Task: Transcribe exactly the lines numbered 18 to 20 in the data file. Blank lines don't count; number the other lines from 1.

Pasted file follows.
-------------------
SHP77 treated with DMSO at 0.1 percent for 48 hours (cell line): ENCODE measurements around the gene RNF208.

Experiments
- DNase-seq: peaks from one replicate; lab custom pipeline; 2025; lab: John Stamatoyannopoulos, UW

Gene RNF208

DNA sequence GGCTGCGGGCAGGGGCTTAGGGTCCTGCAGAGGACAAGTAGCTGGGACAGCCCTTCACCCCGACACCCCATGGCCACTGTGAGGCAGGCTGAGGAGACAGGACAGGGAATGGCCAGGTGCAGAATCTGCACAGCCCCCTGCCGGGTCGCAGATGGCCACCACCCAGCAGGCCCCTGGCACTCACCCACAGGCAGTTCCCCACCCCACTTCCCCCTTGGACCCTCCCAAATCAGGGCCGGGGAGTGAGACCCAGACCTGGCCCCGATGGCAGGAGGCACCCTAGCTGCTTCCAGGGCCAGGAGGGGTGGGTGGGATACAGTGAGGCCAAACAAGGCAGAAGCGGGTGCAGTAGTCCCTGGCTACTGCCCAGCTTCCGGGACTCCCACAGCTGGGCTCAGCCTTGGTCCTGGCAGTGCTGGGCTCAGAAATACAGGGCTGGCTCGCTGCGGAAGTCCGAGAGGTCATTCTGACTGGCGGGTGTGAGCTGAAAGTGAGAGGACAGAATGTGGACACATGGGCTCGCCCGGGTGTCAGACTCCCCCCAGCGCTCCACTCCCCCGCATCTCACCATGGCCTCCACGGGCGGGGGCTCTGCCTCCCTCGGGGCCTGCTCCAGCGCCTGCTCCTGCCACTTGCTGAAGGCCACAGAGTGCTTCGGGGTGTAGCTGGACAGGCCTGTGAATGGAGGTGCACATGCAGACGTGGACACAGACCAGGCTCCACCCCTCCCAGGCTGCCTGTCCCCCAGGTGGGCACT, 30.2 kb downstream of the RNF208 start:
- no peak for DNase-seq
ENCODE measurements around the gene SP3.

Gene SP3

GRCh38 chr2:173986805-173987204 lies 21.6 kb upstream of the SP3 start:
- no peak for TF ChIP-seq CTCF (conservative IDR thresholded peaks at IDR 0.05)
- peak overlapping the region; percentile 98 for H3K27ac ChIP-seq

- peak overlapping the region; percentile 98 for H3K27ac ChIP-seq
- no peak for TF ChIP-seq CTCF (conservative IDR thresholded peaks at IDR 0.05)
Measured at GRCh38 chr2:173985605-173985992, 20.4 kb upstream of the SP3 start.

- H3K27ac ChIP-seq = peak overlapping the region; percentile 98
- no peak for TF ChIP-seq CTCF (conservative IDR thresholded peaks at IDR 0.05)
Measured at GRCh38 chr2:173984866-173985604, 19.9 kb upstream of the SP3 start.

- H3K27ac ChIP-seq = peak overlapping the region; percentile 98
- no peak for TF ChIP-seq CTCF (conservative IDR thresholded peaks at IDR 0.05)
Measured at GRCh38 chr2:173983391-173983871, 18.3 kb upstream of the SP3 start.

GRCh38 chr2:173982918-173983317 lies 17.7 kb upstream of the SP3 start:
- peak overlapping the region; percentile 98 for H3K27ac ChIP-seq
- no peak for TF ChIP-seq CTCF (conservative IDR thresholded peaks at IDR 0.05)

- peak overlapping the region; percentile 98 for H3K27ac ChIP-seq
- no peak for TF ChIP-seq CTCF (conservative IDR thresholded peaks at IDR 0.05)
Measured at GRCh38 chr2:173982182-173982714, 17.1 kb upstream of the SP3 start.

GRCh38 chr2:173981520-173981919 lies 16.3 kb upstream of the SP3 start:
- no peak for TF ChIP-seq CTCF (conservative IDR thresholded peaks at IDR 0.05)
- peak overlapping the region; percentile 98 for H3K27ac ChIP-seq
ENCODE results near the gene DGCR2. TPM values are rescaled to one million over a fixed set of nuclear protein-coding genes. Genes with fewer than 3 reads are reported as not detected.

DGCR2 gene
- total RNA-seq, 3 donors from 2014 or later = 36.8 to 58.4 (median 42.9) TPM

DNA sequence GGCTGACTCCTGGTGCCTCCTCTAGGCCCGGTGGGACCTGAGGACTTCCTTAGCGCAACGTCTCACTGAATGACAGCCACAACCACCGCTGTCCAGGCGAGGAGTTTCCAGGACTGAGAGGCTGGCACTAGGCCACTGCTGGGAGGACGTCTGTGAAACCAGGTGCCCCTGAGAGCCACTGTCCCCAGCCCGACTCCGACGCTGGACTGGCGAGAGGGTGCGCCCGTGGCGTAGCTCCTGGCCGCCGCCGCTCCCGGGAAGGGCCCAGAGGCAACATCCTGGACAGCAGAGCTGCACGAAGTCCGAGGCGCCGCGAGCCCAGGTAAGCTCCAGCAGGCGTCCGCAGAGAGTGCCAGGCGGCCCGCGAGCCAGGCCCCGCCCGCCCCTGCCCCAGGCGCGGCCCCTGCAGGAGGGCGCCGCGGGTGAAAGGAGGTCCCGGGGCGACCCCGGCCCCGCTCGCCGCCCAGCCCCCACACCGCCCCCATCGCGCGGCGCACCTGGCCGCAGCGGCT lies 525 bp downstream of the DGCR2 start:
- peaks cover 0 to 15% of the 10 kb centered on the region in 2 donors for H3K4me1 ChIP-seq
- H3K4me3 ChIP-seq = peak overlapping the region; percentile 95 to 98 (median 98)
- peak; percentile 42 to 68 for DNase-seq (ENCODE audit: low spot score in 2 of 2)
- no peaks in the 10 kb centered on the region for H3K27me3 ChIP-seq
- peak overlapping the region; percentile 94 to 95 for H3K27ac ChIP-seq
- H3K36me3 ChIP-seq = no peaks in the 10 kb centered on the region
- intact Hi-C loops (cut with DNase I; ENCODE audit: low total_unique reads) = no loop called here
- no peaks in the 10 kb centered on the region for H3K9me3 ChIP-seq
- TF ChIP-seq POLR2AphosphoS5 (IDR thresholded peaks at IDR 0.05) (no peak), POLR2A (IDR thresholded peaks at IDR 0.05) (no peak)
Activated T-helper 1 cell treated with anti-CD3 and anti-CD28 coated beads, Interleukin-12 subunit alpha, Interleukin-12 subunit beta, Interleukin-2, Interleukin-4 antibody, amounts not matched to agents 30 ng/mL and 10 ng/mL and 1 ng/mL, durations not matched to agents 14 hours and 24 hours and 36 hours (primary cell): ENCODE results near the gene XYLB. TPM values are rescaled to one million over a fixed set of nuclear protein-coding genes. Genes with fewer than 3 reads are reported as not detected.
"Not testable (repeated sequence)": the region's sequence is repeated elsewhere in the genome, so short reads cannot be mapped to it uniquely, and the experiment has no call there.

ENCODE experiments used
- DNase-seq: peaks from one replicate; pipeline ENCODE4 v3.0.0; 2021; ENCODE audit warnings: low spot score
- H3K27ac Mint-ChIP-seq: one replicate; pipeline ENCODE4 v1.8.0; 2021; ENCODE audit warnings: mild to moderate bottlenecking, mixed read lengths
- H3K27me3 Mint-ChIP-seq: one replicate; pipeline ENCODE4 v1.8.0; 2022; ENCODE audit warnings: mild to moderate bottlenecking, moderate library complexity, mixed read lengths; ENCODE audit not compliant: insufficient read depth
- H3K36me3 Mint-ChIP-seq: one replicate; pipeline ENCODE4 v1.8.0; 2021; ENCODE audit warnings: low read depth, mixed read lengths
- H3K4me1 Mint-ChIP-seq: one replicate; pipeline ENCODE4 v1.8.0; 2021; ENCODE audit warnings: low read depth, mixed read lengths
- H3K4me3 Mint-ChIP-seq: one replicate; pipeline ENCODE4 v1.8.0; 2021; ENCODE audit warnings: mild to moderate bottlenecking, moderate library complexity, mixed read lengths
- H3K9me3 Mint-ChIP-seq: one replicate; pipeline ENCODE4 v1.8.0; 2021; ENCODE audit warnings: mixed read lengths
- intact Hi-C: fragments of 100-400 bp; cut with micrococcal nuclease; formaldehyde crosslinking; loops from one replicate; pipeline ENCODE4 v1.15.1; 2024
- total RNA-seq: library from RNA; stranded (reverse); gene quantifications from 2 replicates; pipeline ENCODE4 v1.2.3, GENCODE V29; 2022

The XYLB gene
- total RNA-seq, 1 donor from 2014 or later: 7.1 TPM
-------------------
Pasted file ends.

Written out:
- H3K27ac ChIP-seq = peak overlapping the region; percentile 98
- no peak for TF ChIP-seq CTCF (conservative IDR thresholded peaks at IDR 0.05)
Measured at GRCh38 chr2:173983391-173983871, 18.3 kb upstream of the SP3 start.